Planning is often talked about, occasionally entered into and almost universally ignored. Why?
The most important element of running your business is to make
sure you stay in business and, ultimately expand your business if
In order to do this with a degree of assurance you need to know how you are performing and if you are on track.
Essentially this is what planning is about -
laying out a track to run on and having something to be measured against.
The trouble is everyone knows that if you "fail to plan you plan to fail" so with good intention every year either, as a New Years resolution or because our Bank Manager has suggested it, we sit down to write our annual plan - but then the real world appears and Mrs Bottomley's Persian Cat presents itself suffering from xxxx just as you were finding a quiet time to attempt the 1998 cashflow.
This is always the challenge - Is planning your business important enough for you to make the necessary time and space and acquire help where required to complete the task? or will the Cat beat you ?
Corporate Management Services Group specialise in the management of the small to medium size business and have recently concentrated on practice management within the Veterinary profession.
We will be writing a series of articles on a range of subjects including a Unique Computerised Management System that is just coming off the production line, designed by a Vet for Vets (with a little help from the accountancy profession!).
Our total package has been designed to take away every mundane aspect of planning, monitoring and administrating the modern Vets practice. It is simple to use and highly effective in measuring results of all the "Key Drivers" of your business - these are the aspects that are central to maximising profits.
To begin with, however, this first article focuses on the financial aspects of running a successful practice:
Each section covers simple examples of how to make the most of business finance opportunities for your practice.
Whether you wish to extend your current practice or buy a new one you will probably need to raise capital to achieve your goals. Even if you do have the cash to fund such a project it may still be beneficial to borrow the funds rather than use your own.
Most lenders are very keen to lend to the professions which means that some very good packages are available. It is not unusual to find a bank offering funds at 1.5 % over current base rates and in some cases you can borrow 100% of the funds required (sometimes unsecured where repayment capacity is clearly proven), thereby not having to find a hefty deposit from your own resources.
This type of finance also covers new partners buying into an existing practice or buying out a partner who wishes to leave a practice.
The main criteria for any lender is that the business is profitable and that the last three years accounts are available and you can demonstrate a sound business. In addition the partners of the practice would have a solid track record in the industry.
It is good business sense to regularly ask yourself if you are paying a competitive rate of interest for any money you are currently borrowing. It is common to find people who set up their practice in the late eighties and early nineties with long term loans having interest rates well in excess of those available today.
It is reasonable to say that you should not be paying more than 3% over current base rate, if you are then you should look at alternatives as a matter of urgency. We are not suggesting you continually chop and change your lender because that can be expensive especially if there are early redemption fees and it may be sensible to develop a long term relationship with your bank. However it does no harm to let them know you are aware of what is available and keep them on their toes.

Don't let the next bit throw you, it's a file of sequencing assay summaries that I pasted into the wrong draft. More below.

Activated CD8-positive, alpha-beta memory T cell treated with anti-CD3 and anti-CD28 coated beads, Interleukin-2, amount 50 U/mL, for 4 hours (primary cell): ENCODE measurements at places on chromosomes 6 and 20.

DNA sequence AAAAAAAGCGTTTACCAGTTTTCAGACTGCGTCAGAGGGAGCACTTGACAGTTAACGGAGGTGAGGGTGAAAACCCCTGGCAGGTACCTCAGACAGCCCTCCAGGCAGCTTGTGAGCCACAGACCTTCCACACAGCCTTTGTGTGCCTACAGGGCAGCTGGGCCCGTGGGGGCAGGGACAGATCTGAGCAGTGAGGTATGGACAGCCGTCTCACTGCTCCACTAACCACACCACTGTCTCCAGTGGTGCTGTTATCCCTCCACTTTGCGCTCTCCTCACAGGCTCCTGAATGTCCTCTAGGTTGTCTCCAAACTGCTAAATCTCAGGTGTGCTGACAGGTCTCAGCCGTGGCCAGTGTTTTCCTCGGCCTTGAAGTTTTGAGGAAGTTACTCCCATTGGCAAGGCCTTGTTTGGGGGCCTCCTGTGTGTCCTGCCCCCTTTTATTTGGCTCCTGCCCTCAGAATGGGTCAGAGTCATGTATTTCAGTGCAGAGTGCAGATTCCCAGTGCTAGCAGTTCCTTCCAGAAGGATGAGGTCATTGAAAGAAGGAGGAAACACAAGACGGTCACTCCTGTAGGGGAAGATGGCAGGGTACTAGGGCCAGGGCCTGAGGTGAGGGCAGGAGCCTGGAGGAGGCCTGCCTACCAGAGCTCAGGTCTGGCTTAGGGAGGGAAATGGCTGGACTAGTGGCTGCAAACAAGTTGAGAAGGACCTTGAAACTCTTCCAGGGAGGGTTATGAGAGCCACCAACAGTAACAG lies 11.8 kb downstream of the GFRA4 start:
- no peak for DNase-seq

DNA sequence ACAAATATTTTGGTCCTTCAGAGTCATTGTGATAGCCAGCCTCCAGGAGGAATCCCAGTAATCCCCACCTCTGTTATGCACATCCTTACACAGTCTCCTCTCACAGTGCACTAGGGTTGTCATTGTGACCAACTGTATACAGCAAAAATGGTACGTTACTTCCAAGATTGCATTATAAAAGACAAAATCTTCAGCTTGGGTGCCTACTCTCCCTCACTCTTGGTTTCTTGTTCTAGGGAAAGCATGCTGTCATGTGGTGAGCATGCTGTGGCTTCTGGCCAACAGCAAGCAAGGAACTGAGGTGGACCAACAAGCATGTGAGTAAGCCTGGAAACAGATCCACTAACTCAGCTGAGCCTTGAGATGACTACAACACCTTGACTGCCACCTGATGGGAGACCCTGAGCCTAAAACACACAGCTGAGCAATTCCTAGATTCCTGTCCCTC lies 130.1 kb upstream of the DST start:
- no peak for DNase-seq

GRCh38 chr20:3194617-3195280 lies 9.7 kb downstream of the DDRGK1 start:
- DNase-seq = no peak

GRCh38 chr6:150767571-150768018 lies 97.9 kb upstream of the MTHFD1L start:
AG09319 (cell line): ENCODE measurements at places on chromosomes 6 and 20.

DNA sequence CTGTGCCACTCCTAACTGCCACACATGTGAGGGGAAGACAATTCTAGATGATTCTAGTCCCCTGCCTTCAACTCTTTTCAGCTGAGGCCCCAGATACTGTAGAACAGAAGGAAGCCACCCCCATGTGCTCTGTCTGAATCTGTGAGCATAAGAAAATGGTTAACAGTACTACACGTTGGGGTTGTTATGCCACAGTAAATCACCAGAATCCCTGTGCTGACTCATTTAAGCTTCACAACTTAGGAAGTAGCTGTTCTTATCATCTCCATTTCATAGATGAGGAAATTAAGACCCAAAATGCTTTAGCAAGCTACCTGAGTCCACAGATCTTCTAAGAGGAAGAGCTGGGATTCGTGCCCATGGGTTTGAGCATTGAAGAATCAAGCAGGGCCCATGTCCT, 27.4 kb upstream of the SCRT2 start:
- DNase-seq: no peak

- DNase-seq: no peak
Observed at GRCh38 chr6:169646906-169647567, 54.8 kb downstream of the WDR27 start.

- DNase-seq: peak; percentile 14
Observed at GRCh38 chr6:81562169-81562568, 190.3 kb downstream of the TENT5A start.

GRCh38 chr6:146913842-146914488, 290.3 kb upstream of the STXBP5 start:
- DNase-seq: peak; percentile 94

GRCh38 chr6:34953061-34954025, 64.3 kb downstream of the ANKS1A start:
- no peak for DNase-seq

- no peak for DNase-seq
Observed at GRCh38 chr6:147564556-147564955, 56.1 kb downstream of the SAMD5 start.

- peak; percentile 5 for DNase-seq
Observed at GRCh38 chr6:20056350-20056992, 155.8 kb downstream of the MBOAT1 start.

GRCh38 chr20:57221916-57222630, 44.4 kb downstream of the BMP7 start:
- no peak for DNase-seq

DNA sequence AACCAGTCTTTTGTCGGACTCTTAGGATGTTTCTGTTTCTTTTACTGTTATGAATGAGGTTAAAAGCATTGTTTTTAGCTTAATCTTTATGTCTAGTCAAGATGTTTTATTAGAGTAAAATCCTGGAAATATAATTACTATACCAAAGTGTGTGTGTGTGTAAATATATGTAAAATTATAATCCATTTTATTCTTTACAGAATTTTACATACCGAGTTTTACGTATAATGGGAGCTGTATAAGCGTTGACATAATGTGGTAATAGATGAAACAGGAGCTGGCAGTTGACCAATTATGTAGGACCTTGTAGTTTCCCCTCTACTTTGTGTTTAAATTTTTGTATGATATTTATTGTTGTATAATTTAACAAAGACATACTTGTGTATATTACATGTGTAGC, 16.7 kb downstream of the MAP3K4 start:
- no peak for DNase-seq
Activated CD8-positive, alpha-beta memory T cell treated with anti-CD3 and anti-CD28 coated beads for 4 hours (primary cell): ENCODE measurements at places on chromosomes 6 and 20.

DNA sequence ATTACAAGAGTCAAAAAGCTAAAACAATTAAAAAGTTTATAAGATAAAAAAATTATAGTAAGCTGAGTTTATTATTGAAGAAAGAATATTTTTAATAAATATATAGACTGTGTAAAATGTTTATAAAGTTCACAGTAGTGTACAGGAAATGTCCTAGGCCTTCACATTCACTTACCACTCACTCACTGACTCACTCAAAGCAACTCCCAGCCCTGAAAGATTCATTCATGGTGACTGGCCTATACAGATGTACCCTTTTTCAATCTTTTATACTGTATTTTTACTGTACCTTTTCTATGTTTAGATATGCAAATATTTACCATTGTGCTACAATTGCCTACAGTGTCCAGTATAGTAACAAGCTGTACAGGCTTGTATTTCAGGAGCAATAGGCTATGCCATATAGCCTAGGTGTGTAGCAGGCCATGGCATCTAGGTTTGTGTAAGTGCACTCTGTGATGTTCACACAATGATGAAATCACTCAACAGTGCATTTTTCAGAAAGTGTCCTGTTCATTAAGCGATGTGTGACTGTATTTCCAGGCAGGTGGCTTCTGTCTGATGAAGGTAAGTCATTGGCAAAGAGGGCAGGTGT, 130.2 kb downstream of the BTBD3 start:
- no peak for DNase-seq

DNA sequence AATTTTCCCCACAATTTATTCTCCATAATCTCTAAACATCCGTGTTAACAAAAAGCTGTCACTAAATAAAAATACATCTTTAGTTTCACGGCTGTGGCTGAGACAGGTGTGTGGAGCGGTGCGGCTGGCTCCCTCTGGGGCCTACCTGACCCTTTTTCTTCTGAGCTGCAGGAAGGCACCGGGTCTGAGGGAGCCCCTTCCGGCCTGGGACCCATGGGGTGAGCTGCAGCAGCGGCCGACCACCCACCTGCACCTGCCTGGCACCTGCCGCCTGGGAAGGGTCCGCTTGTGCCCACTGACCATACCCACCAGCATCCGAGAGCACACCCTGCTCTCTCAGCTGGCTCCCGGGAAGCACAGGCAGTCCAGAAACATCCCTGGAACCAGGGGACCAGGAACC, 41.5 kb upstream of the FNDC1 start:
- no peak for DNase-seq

Earlier this year we advised a three partner practice to review their borrowing and we were able to shave 2% off their borrowing from their own bank. Before we advised a change we approached their bank on their behalf and immediately were offered the same deal. Thus there were no bank charges for switching and a huge saving!
You will inevitably, either when you start up or perhaps expand, need to purchase expensive equipment.
One approach often used these days to obtain finance for equipment purchases and repay them over a 3-5 year period. This is called asset finance and there are a number of different types of this finance ranging from Hire Purchase (HP) to Leasing.
The main difference is how the ownership of the goods is structured in the agreement throughout the term of the loan.
There is also an accounting impact with VAT - whichever option is taken. The most important aspect to be aware of is to know that there are a number of options available and to get Independent advice and not rely on any one lender. Once again, lenders are very competitive in this field and keen to lend at highly competitive rates.
An area of asset finance that is often overlooked is raising cash on an existing asset already owned by the business. There are a number of lenders who arrange a 'sale and leaseback' of the equipment with repayment terms up to five years. You can normally expect to raise up to 80% of the assets current value.
This is an excellent way of boosting a small cash flow problem or clearing an overdraft.
Finally, a little known fact is that there is a whole new range of quality lenders who have recently entered the market to compete directly with the Banks and often at unbeatable rates. These lenders generally can only be accessed through specialist consultancy firms like CMSG who, being totally independent, work for you as the client and not a financial institution.
It pays to have a financial review and get independent advice.
This article was compiled by The Corporate Management Services Group (CMSG).
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